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Consumer Reports' Analysis: Drugs for Nerve Pain, Fibromyalgia Effective, But Not Always Best

Caution Urged In Use of Anticonvulsants, Especially When Prescribed 'Off-Label'

WASHINGTON, Sept. 5 /PRNewswire-USNewswire/ -- Some anticonvulsant drugs are effective in treating bipolar disorder, fibromyalgia, and various kinds of pain, but the widely prescribed drugs are not always the best initial choice to treat those conditions and some of the drugs are quite expensive, according to the latest report from Consumer Reports Best Buy Drugs(TM), a public information project of Consumers Union.

The report -- written for consumers and available free at -- compares and analyzes 12 anticonvulsants. Scientific evidence backs only a few in treating the three disorders. That is significant because many of the 12 drugs are commonly prescribed "off label" to treat mental health and pain problems.

"This is a case where a class of drugs is widely used off-label to treat millions of Americans with assorted types of pain, emotional distress, and mental health problems," says Gail Shearer, project director of Consumer Reports Best Buy Drugs. "But the evidence is either weak or non-existent that some of them help people or are the best drugs to use. Doctors and patients should be more cautious and deliberative in using these drugs," she added.

The anticonvulsants are also known as anti-epileptics. They were designed -- and are approved by the Food and Drug Administration -- primarily to treat people who have various kinds of seizure disorders, including seizures or convulsions caused by epilepsy, strokes, and brain tumors. Several -- phenytoin (Dilantin), carbamazepine (Carbatrol, Tegretol,), ethotoin (Peganone), and valproic acid/divalproex (Depakene/Depakote) -- have been on the market since the 1950s. But a "second generation" of anticonvulsants was developed in the 1990s. These include gabapentin (Neurontin), lamotrigine (Lamictal), pregabalin (Lyrica) and topiramate (Topamax).

Both the old and new anticonvulsants -- but especially the new ones -- gained traction through the 1990s in treating pain and mental disorders. They all affect the central nervous system. In particular, the drugs are now prescribed often to treat nerve pain, or neuralgia, caused by damage or trauma to the nerves or parts of the nervous system. Nerve pain occurs in many people who have diabetes, for example, which damages nerves and blood vessels. Cancer can also cause nerve pain, as can chemotherapy to treat cancer. Some infections can also cause nerve pain, including HIV. And shingles is a form of intense nerve pain caused by the herpes zoster virus -- affecting over a million people each year.

The report notes that the FDA has now approved several anticonvulsants to treat conditions other than seizures. Namely, divalproex, lamotrigine (Lamictal), and carbamazepine have been approved to treat the manic phases of bipolar disorder; carbamazepine, gabapentin (Neurontin), and pregabalin (Lyrica) have been approved to treat various forms of nerve pain; and pregabalin (Lyrica) was just recently (in June 2007) approved to treat fibromyalgia -- an often chronic condition characterized by muscle pain or soreness, joint tenderness or pain, fatigue, and a chronic, low-grade flu-like feeling.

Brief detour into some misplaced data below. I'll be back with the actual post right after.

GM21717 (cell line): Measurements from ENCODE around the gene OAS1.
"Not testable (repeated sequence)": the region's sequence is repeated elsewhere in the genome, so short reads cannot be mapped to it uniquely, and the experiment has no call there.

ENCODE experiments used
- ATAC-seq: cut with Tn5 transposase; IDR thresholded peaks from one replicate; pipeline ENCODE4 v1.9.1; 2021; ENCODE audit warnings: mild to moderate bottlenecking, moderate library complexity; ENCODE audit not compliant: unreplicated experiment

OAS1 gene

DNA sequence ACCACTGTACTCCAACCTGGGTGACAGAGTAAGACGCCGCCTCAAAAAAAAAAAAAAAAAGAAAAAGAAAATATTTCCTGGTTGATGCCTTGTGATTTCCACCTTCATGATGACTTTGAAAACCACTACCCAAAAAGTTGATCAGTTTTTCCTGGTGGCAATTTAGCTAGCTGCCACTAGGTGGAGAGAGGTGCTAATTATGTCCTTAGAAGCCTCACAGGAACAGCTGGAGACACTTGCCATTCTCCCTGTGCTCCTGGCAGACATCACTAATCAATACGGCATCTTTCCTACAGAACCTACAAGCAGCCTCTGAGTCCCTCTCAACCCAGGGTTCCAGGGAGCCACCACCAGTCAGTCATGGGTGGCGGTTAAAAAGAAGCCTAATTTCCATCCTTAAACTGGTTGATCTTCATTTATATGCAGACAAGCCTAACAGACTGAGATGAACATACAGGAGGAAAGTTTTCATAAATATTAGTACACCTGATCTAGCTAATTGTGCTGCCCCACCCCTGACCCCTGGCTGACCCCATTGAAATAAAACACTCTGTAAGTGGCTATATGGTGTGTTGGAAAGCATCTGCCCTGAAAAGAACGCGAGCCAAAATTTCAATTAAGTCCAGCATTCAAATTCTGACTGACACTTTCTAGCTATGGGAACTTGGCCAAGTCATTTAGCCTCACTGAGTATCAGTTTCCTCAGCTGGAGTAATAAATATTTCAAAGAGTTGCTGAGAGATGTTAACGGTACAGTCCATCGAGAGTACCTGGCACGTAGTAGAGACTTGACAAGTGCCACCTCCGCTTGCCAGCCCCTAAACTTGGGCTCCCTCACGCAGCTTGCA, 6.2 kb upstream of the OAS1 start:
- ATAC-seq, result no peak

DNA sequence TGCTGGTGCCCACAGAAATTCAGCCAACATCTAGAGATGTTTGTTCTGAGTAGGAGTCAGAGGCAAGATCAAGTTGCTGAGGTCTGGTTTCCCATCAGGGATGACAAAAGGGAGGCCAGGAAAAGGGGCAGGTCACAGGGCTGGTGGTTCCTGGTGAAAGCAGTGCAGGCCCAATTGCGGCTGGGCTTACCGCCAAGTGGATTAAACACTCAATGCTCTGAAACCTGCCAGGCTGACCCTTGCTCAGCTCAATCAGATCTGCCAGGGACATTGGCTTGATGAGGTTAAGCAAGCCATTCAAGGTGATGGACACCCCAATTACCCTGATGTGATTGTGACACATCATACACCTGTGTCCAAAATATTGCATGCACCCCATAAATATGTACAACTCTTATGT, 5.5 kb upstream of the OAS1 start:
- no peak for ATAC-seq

The report presents evidence supporting those uses, but also cautions that other treatments may sometimes work better or be a better initial choice for some patients. In addition, it presents detailed information on the adverse side effects of the drugs, noting in particular that the newer drugs pose the same level of risk (albeit different risks) as the older drugs.

The report presents detailed cost information on the drugs as well, noting that the newer anticonvulsants can be quite expensive ($300 a month and up), and are generally more costly than the older drugs. However, some of the newer drugs (most notably gabapentin) are now available as lower-cost generics, too.

Taking cost, dosing convenience, and the evidence for effectiveness and adverse effects into consideration, the report chooses the following drugs as Best Buys:

-- Generic carbamazepine -- for treating the mania phase of bipolar disorder or trigeminal neuralgia, a type of nerve pain that affects facial nerves

-- Generic valproic acid -- for treating the mania phase of bipolar disorder

-- Lamotrigine (Lamictal) -- for treating both the mania and depressive phases of bipolar disorder

-- Generic gabapentin -- for treating the nerve pain associated with diabetes or herpes zoster infection (shingles)

-- Pregabalin (Lyrica) -- for treating the nerve pain associated with diabetes or herpes zoster infection (shingles)

The anticonvulsant report is the 19th in a series helping consumers find effective and safe medicines that give them the most value for their health-care dollar. Other reports compare medicines to treat depression, high blood pressure, diabetes, heartburn, high cholesterol, heart disease, asthma, allergies, and overactive bladder.

Consumer Reports Best Buy Drugs(TM) combines a review of the scientific evidence on the effectiveness and safety of medicines with pricing information. Every report is peer-reviewed by medical experts. The project is independently administered by Consumers Union and Consumer Reports with support from the Engelberg Foundation, a private philanthropy, and the National Library of Medicine.

SOURCE Consumer Reports Best Buy Drugs
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